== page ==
My name is Lisa Ozaeta and I am the Associate Rector here at Epiphany. At this point I think most of us have met. If not, please stop me and let’s meet and get to know each other.
One of my responsibilities here at Epiphany is to work with Children and Families. One of my goals is to help parents and caregivers have meaningful conversations with kids.
Raising kids is so busy. I have 4 of them. It is so easy for our interactions with our kids to be logistics related. What time is practice? Did you get your homework done? What do you want for lunch? Why is there a wet towel on the banister?
My two boys are both at college. One boy talks easily and feely. He loves to share ideas and ponder the deep things of the world together. My other boy doesn’t really offer anything of his own free will. He full of love and life, but he is not a talker. He will respond to any question, but meaningful conversations and connection with him requires asking the right questions.
One of the projects I undertook this summer was called the Epiphany Kid Question project. Each week in my newsletter, I would send out 2 questions to ask your kids. The goal was to create space to hear what was happening inside of our kids. We get so busy managing our kids that it is easy to forget to stop in wonderment at these little humans – and to be clear – little humans are all of our kids even if they are over six feet tall.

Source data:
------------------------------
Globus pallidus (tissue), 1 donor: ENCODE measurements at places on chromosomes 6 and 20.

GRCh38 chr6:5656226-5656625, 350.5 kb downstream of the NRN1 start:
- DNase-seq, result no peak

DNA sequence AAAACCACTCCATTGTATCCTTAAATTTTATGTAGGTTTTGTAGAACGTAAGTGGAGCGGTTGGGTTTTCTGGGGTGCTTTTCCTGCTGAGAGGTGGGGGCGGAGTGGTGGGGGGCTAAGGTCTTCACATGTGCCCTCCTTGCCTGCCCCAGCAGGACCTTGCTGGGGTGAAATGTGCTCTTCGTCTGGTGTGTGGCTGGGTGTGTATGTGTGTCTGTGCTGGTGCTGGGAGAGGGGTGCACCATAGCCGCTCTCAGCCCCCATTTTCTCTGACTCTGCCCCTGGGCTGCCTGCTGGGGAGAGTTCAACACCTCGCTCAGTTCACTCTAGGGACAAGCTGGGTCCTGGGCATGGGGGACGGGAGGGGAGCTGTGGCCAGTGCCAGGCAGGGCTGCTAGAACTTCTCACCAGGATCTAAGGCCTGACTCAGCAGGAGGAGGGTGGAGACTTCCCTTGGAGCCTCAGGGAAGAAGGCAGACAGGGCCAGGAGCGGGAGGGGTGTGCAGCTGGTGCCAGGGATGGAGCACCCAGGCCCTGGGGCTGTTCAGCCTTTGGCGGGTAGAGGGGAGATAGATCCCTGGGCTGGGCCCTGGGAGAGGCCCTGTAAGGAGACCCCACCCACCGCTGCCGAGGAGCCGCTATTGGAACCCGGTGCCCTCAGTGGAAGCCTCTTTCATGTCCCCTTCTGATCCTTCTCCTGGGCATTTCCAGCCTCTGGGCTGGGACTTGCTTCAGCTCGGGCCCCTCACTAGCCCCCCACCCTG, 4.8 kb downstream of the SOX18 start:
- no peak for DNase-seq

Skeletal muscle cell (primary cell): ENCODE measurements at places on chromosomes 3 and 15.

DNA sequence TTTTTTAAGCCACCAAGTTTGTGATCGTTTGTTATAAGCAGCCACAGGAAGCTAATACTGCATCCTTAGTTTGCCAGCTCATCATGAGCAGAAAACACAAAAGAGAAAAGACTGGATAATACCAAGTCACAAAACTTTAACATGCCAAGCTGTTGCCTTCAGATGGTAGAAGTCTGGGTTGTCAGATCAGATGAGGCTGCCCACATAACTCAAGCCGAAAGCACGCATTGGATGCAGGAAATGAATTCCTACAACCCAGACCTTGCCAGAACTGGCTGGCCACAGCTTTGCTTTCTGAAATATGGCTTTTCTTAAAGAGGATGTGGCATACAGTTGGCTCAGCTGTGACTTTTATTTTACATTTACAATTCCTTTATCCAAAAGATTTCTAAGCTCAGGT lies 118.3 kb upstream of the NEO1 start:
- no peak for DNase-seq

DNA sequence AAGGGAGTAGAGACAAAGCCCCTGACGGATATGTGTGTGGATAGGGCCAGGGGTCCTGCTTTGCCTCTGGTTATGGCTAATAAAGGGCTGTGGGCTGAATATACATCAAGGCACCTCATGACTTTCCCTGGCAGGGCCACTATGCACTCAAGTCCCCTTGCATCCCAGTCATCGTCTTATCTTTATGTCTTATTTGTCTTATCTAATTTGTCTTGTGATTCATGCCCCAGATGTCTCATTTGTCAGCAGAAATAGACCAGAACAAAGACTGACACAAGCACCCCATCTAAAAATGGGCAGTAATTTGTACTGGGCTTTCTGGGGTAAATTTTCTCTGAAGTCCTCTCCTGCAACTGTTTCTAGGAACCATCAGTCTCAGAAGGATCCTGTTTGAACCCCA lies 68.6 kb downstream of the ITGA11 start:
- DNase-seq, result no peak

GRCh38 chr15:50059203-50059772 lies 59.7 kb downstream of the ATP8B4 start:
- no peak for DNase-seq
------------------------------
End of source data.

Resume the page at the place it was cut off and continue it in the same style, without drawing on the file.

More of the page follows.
These questions were meant to help us stop for a minute and create real connection.
Some of the questions were things like:
- What is your favorite thing about our family?
- What do you think you will dream about tonight?
- What do you think God says about you?
I asked these questions of my kids. I loved the conversations. What was so great about these types of interactions, was that I was not trying to get anything out of my kids. There was no right answer or a particular thing I wanted them to say. I was excited to hear what they would say as a way to get to know them more. For me, it was an exploration and celebration of who they are.
The questions we ask change everything. Questions are a door to transformation. For good or for bad, our questions shape our reality.
In our Old Testament reading, the Hebrew people are in the wilderness. They have escaped slavery. They have been feasting on manna. And now, they are once again struggling against Moses and are asking for water. Seems reasonable to want water. They ask Moses why he brought them out to the desert to kill them from thirst.
When they escaped the Egyptians and crossed over the Red Sea they celebrated They asked a very different question. They asked in a shout of praise – Who is like you O Lord? Who is like you, majestic in holiness, awesome in glorious deeds, doing wonders?
God has not changed. But they have forgotten this praise. And even in the wilderness God has not changed. There is manna to eat and the water comes. But they ask, is the Lord among us or not?